Apples and oranges: Comparing linebackers from 3-4 schemes to their 4-3 counterparts proved problematic for some panelists. AFC East blogger Tim Graham ranked Ware first among pass-rushers three weeks ago, but only ninth among linebackers.

"Patrick Willis, Brian Urlacher and Ray Lewis would be great linebackers in a 3-4 or a 4-3," Graham explained. "DeMarcus Ware and Cameron Wake might not even be linebackers if they played in Indianapolis, Tennessee or Minnesota. At some point, I had to value elite pass-rushing abilities on my list even though those players aren't universal-type linebackers."

There was room for differing views. ESPN.com's John Clayton and AFC North blogger James Walker ranked Ware first among linebackers and first among pass-rushers. AFC South blogger Paul Kuharsky ranked Ware first among linebackers and second among pass-rushers.

"Separating Ware, Willis and Harrison is like splitting hairs, because it really depends on what you want in a linebacker," said Walker, who went with Ware, Willis and Harrison atop his ballot. "Ware is a slightly better pass-rusher than Harrison, and Willis is a future Hall of Famer in his prime. Age also has to be a consideration if you’re building a defense, and Harrison will be 33 in May. But they're all great."

First things first: Graham and NFC North blogger Kevin Seifert joined me in ranking Willis first. AFC West blogger Bill Williamson had Willis second only to Harrison.

"When I think of linebacker play in the current day, James Harrison pops out," Bill Williamson said. "I think he’s the gold standard of complete linebacker play. Look at his signature play in the Super Bowl against Arizona. That play will forever be part of NFL lore. Patrick Willis, who is also a great player, doesn’t have that play on his résumé. Plus, Harrison is an ornery cuss on the field. The man was born to be a 'backer."

Willis can't match Harrison in Super Bowl memories -- he could use a quarterback, for starters -- but he's not hurting for signature plays:
Lewis pointed to Willis when ESPN's Dana Jacobson recently asked him which young linebacker reminded Lewis of himself.

"I just love the way he plays the game," Lewis said. "He plays the game with a fire. He reminds me of myself -- a lot, a lot, a lot."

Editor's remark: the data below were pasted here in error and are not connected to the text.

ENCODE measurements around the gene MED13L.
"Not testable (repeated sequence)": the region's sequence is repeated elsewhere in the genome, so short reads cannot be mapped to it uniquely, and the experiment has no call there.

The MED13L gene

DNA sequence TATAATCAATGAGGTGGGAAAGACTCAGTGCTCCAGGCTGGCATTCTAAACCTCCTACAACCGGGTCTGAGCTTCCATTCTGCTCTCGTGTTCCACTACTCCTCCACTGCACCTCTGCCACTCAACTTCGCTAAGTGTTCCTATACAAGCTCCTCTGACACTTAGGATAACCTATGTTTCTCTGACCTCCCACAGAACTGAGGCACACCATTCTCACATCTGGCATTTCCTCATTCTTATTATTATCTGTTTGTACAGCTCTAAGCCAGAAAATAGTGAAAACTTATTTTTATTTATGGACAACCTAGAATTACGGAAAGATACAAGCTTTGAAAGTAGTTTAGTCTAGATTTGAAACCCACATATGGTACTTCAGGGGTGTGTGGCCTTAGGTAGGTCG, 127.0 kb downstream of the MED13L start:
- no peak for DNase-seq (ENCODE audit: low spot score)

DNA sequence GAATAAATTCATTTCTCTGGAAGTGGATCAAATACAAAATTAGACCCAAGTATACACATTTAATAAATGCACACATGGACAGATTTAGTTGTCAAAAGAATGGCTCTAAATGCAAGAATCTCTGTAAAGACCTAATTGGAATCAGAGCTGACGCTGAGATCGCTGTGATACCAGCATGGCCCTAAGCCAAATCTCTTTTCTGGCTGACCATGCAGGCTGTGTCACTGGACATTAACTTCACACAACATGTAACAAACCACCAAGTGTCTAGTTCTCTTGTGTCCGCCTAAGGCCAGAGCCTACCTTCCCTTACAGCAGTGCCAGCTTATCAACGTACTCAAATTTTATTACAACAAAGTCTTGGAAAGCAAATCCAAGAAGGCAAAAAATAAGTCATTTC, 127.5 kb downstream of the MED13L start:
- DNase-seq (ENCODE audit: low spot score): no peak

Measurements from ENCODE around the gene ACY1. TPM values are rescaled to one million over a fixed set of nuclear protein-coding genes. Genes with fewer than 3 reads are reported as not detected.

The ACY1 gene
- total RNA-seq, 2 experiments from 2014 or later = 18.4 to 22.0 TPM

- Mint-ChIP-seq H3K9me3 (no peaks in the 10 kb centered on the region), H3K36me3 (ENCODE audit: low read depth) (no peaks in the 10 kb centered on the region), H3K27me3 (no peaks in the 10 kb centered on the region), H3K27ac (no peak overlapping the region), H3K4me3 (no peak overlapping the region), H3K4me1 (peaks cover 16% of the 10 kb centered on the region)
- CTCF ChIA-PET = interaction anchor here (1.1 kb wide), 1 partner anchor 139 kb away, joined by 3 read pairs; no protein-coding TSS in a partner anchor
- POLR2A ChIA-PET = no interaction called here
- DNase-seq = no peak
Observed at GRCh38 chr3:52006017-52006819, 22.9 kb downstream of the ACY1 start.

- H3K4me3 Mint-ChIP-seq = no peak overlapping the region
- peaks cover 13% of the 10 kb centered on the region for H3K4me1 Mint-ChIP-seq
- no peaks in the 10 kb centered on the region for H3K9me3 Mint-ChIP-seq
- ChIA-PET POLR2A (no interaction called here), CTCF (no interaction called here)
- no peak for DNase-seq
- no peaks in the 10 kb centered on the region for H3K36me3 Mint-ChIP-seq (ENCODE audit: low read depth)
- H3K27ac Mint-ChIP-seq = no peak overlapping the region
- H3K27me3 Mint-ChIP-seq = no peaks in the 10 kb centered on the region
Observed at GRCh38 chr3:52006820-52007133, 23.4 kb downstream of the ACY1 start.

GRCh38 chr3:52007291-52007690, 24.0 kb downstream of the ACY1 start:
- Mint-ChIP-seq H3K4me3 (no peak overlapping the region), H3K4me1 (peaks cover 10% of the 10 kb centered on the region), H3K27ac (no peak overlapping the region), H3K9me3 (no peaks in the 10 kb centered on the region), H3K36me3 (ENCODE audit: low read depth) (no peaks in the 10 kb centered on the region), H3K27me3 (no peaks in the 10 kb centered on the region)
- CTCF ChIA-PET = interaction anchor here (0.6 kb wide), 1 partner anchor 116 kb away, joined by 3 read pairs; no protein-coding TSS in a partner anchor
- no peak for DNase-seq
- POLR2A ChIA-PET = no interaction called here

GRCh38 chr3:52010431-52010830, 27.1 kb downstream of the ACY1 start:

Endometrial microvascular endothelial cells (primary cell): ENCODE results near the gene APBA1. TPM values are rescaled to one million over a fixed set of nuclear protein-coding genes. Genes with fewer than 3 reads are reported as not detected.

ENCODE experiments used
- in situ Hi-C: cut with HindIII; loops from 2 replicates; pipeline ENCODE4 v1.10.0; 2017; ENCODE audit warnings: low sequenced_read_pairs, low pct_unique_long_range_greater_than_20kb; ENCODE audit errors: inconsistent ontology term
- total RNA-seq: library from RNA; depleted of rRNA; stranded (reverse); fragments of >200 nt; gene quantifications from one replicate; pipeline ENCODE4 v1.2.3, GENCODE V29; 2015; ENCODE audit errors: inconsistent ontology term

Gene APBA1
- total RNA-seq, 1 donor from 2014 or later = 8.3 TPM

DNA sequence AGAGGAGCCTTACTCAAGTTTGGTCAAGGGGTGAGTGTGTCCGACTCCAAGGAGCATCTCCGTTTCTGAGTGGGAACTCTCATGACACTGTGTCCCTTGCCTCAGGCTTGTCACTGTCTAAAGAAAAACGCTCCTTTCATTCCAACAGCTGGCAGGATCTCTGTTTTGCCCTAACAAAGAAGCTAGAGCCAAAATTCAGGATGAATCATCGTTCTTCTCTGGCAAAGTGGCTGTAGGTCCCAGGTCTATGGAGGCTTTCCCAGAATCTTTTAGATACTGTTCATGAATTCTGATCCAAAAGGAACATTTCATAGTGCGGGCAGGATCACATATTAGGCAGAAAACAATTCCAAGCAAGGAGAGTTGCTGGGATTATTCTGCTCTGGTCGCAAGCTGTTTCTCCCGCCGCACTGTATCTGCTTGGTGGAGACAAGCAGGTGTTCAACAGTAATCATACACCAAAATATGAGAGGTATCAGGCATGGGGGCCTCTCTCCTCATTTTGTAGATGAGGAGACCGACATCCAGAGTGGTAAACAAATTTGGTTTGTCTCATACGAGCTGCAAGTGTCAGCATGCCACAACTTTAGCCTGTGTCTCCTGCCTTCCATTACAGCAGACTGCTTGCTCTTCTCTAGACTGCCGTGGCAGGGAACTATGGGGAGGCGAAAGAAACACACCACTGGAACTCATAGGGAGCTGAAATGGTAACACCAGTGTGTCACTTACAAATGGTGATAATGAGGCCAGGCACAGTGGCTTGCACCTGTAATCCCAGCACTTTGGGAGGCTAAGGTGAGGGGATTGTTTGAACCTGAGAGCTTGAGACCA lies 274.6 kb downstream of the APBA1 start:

Unanimous decisions: The top five finishers received votes from all eight panelists. The gaps between highest and lowest votes fell between four and seven places for all but Willis, who ranked no lower than third.

Seifert ranked Lewis third. I had Lewis 10th and feared I might be measuring him against himself. No list of top linebackers would be complete without him, I thought, but a younger generation is taking over.

Hugs for Suggs: Lewis' teammate, Terrell Suggs, finished just out of our top 10 despite getting a No. 5 ranking from Kuharsky.

[+] EnlargePatrick Willis
Kirby Lee/Image of Sport/US PresswirePatrick Willis has averaged nearly 149 tackles per season since joining the league in 2007.
"I unabashedly love Suggs, and frankly would have placed him higher if I thought there was any way he needed help to crack the top 10," Kuharsky said. "To me, there is a great deal of subjectivity in ranking this position when mixing guys from 4-3s and 3-4s, so I did a lot of know-them-when-I-see-them ranking. Suggs is absolutely a top-10 guy to me."

Clayton, Seifert, Graham and I did not list Suggs on our ballots while searching for the right mix of 3-4 and 4-3 talent.

Fit to be tied: The players tied for ninth on our list illustrate the varied criteria for the position. Kansas City's Tamba Hali is a pure pass-rusher in the Chiefs' 3-4 defense. Carolina's Jon Beason is a traditional 4-3 linebacker with the versatility to play multiple spots. He changed positions twice in 2010.

Beason peaked at No. 5 on my ballot. NFC South blogger Pat Yasinskas had Beason sixth and considered ranking him higher.

"There was a time when I would have ranked Beason in the same echelon as Willis," Yasinskas said. "I think he has a chance to re-emerge if Carolina can put a better team on the field, particularly by getting better at defensive tackle and keeping blockers off Beason. If that happens, I think Beason can be as good as any linebacker in the league."

Youth on his side: New England's Jerod Mayo appeared on six of eight ballots, ranking sixth overall between Lewis and Urlacher. At 25, Mayo was one of two linebackers younger than Willis to earn a spot among the top 10. Matthews, 24, was the other. Graham ranked Mayo third.

"Nose tackle Vince Wilfork might be the anchor of the Patriots' defense, but Mayo is the one who ties their defense together," Graham said. "Mayo is a tackling machine who compensates for shortcomings at outside linebacker and injuries along the defensive line. He would be a star in any system."